The Common Core State Standards for literacy were intentionally designed with a “less is more” ethos. Despite that, there's still too many of them for average teachers like me to implement effectively. That's why I cut them, choosing to achieve excellence with a few skills and strategies rather than achieve mediocrity with them all. My list is what you might call “drastically reduced” at six items, and it's even shorter when you consider that one of the items isn't even from the Common Core.
But the reason I have that sixth, non-Common-Core item is because of the obvious: there are plenty of crucial skills the CCSS simply don't mention.
So today, I'd like to share a handful of those skills — and then I'd like to invite you to choose a few of them to start talking about with your students. Let me know how it goes!
1. Motivate yourself
A senior VP at one of the leading financial corporations in the world had this to say about self-motivation: ‘If I had to police everyone in order to get the job done, it'd be faster for me to do it myself. I want someone who will get the job done and get it done right. An employee needs to be a self-starter and self-driven.'
No duh, right? But isn't this like the thing we teachers beat our heads against walls every day trying to teach our students? It reminds me of a passage from David Conley's latest book, Getting Ready for College, Careers, and the Common Core: What Every Educator Needs to Know:
The [students] who had the greatest success were those who were willing to take some modicum of ownership of their learning and responsibility for their behavior. Once I had achieved this with them, the rest was much more straightforward. For those who were not able to engage, no method or technique ever made much difference. This lesson about the importance of ownership of learning never completely left me. Interestingly and unexpectedly, I had reached the conclusion that the social contract was a two-way street: society has a responsibility to create a level playing field, and individuals have a responsibility to take advantage of it.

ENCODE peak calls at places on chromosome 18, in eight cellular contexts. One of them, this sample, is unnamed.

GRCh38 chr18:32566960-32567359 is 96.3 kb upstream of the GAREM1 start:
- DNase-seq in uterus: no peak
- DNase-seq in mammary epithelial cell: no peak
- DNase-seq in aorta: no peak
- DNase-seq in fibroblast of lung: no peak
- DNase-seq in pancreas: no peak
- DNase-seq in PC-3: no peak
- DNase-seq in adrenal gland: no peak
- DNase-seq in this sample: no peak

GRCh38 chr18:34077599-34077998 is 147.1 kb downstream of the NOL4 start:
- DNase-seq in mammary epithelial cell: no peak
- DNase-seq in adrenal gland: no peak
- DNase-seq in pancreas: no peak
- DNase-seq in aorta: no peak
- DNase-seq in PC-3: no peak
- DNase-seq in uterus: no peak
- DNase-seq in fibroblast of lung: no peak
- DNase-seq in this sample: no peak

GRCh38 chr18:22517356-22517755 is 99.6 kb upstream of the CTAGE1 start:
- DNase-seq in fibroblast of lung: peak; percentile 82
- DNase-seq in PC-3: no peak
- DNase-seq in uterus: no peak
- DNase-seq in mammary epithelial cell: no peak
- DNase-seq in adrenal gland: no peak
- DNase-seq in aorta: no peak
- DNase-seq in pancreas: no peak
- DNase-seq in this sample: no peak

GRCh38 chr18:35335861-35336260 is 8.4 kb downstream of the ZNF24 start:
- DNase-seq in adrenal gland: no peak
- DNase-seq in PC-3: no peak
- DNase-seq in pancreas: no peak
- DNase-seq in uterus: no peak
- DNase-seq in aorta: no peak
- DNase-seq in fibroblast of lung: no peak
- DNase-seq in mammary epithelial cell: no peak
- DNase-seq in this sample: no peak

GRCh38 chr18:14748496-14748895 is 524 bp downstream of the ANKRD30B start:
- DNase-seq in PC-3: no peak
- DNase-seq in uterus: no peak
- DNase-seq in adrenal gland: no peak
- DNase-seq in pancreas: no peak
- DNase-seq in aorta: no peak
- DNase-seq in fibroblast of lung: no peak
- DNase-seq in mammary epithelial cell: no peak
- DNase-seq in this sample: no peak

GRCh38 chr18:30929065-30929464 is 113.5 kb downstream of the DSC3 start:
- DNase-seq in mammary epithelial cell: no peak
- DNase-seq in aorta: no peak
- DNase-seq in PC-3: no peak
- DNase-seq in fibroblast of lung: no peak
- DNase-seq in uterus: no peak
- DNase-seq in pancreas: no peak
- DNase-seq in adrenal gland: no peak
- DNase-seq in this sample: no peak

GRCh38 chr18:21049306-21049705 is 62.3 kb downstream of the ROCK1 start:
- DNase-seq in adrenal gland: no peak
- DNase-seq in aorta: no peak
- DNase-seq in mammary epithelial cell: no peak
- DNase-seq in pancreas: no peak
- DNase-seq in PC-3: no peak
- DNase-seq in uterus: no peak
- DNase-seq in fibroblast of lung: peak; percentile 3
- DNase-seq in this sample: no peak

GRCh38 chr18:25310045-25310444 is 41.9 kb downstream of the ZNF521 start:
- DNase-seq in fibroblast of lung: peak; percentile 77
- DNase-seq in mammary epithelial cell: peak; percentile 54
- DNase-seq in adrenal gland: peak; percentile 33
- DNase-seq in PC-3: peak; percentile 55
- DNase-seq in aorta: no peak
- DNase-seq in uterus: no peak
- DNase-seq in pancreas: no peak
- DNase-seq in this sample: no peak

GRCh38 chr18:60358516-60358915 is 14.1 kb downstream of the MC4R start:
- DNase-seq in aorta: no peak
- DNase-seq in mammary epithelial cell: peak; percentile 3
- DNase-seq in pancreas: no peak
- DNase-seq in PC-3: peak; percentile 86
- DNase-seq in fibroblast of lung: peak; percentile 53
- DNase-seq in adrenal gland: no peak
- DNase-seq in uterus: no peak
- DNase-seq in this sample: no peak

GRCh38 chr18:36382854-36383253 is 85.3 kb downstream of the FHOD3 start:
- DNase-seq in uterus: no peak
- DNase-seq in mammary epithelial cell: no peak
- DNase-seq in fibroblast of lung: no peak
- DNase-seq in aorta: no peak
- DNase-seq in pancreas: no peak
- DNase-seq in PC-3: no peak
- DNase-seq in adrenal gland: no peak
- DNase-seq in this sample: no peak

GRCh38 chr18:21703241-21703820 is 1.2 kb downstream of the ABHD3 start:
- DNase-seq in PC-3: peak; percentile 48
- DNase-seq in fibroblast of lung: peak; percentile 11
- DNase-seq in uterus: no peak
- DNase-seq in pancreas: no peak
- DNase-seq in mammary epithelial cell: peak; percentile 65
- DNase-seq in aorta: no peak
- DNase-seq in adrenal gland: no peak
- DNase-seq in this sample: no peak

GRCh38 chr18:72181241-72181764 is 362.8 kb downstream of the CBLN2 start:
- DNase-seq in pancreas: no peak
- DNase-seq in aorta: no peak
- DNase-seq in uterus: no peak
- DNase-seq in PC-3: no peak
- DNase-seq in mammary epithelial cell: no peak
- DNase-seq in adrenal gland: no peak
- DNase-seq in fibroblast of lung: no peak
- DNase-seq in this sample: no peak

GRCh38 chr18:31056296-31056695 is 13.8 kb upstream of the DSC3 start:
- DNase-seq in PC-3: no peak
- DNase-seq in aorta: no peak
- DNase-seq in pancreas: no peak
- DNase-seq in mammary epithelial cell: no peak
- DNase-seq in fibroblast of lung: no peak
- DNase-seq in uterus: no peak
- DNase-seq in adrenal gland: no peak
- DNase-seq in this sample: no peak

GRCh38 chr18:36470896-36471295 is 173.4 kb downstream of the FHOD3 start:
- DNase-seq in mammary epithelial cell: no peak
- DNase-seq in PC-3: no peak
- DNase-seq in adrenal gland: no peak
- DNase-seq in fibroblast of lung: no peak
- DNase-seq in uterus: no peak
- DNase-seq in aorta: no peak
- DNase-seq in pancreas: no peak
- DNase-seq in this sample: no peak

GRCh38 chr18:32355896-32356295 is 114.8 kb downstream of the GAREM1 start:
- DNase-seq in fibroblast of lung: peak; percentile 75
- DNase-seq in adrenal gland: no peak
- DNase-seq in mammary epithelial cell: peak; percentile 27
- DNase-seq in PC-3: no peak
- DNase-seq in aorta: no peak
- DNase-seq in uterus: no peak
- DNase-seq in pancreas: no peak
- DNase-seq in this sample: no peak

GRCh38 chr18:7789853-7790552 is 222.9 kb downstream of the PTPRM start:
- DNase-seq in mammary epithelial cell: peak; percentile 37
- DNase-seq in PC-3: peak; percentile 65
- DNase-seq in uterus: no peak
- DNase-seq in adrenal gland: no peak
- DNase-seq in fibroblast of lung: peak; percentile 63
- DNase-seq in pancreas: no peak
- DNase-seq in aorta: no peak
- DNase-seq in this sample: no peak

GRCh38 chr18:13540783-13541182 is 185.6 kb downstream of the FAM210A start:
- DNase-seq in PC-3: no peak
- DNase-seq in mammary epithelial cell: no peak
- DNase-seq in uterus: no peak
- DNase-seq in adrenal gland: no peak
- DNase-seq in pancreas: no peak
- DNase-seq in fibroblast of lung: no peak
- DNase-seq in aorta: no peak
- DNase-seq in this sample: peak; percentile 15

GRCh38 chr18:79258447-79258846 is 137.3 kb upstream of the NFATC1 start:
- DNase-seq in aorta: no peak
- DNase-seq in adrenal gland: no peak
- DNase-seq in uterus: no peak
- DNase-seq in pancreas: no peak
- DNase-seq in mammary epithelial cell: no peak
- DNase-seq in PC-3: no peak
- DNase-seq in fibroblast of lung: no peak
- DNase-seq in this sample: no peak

This idea of ownership is linked with the skill of motivating yourself. It's just a simple truth: our students won't be successful in college or careers if they don't develop the mentality that this is their life and, therefore, this is their learning.
The trouble is, this is a pretty rare skill, which, as Coplin basically says, is bad news for employers but awesome news for the kids and adults who do possess the ability to motivate themselves.
2. Be ethical
The term ethical is used to mean both being honest and doing the right thing… The key to being ethical is knowing how to cope with the pressure to cut corners to the point that it violates the trust others have in you and you have in yourself. The direct way to possess that key is to recognize that dishonesty and unethical behavior can sooner or later lead to career failure.
Again, Coplin treats this less as a moral issue and more as a skill. Students are faced with ethical dilemmas daily; every time they decide to fake their way through an assignment (including pretending that they read the ‘boring book' in English class rather than, you know, actually reading it), they are faced with a decision: will they be honest, or will they be deceptive? The choice that they habituate is important!
3. Manage your time
The ability to handle multiple assignments over a two- or three-week period, as well as not to miss highly routine activities, such as submitting weekly reports, is key to every professional job.